Fertility over career? Why I agree with Kirstie Allsopp
When I graduated University at the grand old age of 20, I had absolutely no idea what I wanted to do with my life. My unrealistic dream of becoming a West End Star had been squashed numerous times over my three years at uni, and as they sing in Avenue Q “What do you do with a BA in English?”
The recession was grumbling away in the background, just about to strike, and I knew I had to find myself a job before it truly hit, so I fell into a Customer Service role for a well-known publication. Hating it doesn’t quite describe how I felt in that job, but I did it for 18 months and learnt some valuable life lessons (mostly about how not to treat Customer Service Assistants when you call up to complain).
I then moved to the public sector – why? Well, I still had no idea what I wanted to do with my life career-wise, but I knew that I wanted to have children at some point in the future, and had heard that the maternity package was good. I worked my way up the ladder, moving from pay band to pay band fairly swiftly, enjoying it at the time, but always feeling a little held back and my creativity stifled.
Then I fell pregnant just before I turned 25. It was a surprise, but a very welcome one.
Whilst I had a baby baking away inside me I knew things would have to change once she arrived. My role was fairly stressful and I often took the stress home with me; this is something I didn’t want for our future family. I also knew that I wouldn’t want to work full time anymore.
Having always been a creative soul, and having never really been career-minded, I started to think about jobs I could possibly do with a baby around. I started this blog to help me get back into writing, something I hadn’t done much of since graduating, and found ways I could express myself creatively again.
Motherhood, and maternity leave, gave me that distance from the workplace to reassess my career choices. We come out of University and College so young, and a lot of us with no real idea about which career path to take, that having this time has been priceless for my career. I’m now working as a Freelance Blogger and Social Media Manager, as well as having just set up my own small business selling new and pre-loved children’s clothing. None of these things would have happened if I hadn’t had Busby, if I hadn’t had that time away from the normality of work to realise my full potential.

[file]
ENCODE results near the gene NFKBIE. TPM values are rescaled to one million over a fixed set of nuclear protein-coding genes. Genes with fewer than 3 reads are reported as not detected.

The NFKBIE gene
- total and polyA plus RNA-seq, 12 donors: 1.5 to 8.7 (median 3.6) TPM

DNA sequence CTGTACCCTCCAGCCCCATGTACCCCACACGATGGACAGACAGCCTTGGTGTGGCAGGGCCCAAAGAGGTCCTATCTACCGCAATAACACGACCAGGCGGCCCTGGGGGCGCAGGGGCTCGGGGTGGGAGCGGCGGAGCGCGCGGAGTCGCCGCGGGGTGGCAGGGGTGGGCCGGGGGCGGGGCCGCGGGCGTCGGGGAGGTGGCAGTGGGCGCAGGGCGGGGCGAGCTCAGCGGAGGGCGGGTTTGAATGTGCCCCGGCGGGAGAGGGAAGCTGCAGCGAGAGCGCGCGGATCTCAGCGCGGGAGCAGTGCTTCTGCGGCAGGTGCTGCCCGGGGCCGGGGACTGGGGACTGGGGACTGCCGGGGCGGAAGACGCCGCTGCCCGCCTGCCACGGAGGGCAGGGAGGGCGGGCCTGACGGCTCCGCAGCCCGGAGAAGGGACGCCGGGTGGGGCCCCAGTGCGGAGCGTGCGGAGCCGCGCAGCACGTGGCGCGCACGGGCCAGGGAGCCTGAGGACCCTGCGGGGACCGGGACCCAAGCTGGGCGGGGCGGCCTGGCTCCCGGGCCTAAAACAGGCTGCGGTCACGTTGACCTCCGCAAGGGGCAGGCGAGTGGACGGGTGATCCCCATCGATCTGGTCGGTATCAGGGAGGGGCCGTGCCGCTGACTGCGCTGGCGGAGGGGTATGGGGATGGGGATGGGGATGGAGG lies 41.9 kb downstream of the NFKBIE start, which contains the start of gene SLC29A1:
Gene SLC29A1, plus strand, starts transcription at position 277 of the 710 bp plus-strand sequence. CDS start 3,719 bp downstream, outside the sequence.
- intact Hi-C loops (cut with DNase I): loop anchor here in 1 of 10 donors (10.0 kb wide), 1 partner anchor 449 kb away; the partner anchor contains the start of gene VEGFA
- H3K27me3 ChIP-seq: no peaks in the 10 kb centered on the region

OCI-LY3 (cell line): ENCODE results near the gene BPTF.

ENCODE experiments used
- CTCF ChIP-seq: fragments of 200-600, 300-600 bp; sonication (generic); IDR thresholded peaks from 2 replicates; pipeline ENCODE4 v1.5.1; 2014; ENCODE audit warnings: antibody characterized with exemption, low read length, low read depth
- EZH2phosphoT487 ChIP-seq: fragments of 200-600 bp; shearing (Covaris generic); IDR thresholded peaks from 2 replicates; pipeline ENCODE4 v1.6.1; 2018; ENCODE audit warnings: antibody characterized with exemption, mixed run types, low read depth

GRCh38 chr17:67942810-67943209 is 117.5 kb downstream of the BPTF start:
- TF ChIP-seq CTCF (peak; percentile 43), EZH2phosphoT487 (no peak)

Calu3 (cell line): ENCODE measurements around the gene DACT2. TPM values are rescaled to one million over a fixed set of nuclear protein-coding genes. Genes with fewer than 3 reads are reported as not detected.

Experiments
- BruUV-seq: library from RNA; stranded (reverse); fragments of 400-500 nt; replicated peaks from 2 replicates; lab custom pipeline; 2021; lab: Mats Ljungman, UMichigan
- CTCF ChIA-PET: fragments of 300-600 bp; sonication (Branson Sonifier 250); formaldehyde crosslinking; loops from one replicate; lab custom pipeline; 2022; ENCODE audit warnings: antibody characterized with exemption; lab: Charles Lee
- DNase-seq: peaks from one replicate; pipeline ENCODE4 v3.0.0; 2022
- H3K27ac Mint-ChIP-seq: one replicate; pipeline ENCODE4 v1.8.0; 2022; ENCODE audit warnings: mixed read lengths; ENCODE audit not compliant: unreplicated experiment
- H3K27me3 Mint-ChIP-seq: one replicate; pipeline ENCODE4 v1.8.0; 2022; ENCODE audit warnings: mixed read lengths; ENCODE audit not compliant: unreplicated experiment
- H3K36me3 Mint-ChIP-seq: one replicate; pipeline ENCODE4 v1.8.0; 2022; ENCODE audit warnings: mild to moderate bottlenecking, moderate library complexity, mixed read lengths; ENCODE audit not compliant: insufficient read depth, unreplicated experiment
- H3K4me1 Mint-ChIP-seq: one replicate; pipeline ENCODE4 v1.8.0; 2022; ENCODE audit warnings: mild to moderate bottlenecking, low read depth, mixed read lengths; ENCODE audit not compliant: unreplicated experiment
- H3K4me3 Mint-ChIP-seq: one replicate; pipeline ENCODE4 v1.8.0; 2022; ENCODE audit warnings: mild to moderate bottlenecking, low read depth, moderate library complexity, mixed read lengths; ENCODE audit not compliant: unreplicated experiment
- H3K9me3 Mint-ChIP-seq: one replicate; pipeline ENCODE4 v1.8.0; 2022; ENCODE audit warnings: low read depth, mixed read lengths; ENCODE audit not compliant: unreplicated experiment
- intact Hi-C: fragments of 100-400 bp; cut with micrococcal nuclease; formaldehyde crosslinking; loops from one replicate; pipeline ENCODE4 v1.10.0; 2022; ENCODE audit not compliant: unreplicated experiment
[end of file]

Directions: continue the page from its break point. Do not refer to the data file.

Giving birth, Motherhood, makes you realise how strong you truly are as a person.
Kirstie has been accused of an archaic way of thinking, of going against her feminist views, but I agree with her. Ok, she may be a little unrealistic thinking that everyone leaving college will get a job without any further qualifications – not everyone has the contacts that her family has. And not everyone wants to settle down before the age of 30. But her point about “career followed by children” makes perfect sense to me, as I’ve talked about above. Also your 20s are the optimal age to have a child, not just for fertility, but for energy levels; I can’t even begin to imagine how tired parents in their late 30s must feel with a newborn, because at the age of 25 I felt dead on my feet…
We need to remember that everyone is different; I have friends for whom their career is everything and children don’t even feature yet – we are all driven by different forces. All I know is that until having Busby a career was never really been a big feature in my life, but Motherhood has helped me realise my full potential, and has given me that well-needed time and perspective to assess and decide on a suitable, enjoyable career path.